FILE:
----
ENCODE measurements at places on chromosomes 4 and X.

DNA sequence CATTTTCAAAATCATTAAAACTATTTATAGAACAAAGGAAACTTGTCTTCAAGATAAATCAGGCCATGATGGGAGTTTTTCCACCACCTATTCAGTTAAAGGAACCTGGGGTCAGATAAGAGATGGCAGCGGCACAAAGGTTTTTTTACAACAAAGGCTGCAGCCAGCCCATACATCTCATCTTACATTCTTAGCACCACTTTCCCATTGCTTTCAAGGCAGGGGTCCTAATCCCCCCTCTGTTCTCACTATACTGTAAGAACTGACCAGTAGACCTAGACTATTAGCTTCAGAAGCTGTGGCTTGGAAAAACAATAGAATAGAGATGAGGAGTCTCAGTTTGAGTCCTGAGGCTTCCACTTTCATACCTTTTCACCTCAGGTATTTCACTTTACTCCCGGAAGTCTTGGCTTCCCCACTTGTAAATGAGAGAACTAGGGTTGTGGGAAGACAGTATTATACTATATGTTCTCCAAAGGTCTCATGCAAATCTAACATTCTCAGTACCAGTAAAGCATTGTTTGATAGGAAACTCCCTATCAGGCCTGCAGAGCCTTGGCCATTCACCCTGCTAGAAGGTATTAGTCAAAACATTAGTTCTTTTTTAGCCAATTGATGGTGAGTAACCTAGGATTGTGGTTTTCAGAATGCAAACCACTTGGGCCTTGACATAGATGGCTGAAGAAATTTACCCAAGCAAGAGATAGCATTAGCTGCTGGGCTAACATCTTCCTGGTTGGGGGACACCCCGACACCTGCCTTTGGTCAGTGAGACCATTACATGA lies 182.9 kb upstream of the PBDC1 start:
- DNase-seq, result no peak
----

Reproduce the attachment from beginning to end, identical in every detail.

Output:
ENCODE measurements at places on chromosomes 4 and X.

DNA sequence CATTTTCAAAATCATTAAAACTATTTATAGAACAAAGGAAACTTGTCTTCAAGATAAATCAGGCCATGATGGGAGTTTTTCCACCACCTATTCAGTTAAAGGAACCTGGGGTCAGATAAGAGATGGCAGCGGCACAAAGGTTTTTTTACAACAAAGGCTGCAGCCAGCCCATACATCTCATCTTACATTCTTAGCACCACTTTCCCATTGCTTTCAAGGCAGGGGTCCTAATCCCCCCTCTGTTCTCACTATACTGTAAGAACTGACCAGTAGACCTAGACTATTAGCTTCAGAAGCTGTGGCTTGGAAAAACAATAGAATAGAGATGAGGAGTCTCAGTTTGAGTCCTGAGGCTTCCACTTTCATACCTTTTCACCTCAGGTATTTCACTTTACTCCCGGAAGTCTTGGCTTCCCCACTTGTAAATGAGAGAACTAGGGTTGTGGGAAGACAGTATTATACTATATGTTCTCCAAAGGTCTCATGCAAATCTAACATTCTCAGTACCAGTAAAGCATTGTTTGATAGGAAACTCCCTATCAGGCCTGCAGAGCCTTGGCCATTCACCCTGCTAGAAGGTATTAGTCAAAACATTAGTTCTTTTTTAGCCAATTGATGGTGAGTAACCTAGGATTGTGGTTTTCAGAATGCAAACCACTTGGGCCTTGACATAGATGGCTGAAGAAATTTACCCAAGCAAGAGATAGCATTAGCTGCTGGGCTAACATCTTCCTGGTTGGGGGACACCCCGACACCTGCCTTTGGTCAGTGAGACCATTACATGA lies 182.9 kb upstream of the PBDC1 start:
- DNase-seq, result no peak